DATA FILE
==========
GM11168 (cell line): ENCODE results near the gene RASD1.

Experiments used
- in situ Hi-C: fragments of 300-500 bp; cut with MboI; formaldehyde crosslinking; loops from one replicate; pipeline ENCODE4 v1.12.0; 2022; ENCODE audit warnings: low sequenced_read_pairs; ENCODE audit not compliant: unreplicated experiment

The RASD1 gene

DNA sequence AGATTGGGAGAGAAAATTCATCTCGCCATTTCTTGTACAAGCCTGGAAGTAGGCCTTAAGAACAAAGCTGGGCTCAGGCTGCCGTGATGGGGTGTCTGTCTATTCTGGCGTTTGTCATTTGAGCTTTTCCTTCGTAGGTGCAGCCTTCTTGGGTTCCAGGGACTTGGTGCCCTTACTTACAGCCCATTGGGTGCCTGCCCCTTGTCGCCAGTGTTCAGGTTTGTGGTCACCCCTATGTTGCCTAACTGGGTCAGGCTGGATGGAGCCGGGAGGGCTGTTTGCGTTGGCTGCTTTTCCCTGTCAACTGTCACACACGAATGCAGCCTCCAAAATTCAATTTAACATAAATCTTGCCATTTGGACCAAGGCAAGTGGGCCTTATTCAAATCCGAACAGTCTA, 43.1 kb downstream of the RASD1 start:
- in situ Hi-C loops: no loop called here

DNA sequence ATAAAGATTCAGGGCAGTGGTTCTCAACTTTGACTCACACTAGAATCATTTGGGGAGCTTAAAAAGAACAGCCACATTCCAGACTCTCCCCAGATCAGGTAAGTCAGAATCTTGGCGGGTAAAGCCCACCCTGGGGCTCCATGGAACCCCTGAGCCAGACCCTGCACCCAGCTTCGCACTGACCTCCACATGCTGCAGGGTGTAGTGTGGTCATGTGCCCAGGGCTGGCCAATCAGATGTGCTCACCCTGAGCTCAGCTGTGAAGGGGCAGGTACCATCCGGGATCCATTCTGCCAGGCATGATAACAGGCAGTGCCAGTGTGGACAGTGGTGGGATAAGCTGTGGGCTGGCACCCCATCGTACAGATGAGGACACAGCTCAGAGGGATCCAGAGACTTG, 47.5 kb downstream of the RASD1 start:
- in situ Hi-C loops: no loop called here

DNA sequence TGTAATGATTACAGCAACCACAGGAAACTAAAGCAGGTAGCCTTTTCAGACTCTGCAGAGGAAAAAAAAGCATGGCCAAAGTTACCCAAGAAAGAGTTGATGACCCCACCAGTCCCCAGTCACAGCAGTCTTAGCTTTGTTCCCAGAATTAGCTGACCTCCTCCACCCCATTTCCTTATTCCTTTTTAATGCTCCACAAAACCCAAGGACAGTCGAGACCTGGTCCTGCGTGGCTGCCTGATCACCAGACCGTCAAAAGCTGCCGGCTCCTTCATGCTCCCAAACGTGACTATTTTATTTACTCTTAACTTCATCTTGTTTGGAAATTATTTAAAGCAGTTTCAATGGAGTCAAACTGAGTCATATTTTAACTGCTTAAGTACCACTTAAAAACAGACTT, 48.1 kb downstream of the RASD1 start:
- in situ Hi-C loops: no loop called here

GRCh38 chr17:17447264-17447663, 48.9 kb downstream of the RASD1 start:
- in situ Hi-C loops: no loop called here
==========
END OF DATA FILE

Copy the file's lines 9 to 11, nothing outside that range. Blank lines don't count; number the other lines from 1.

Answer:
DNA sequence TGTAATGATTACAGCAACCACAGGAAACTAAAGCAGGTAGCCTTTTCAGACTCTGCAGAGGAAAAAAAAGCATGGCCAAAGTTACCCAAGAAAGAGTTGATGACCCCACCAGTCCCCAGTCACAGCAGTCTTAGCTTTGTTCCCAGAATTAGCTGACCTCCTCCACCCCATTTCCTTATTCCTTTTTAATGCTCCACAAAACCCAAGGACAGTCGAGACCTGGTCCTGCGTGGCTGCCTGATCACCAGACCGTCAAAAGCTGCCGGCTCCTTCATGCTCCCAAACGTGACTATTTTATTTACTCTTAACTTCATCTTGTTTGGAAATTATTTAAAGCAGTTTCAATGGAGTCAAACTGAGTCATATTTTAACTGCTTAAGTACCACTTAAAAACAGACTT, 48.1 kb downstream of the RASD1 start:
- in situ Hi-C loops: no loop called here

GRCh38 chr17:17447264-17447663, 48.9 kb downstream of the RASD1 start: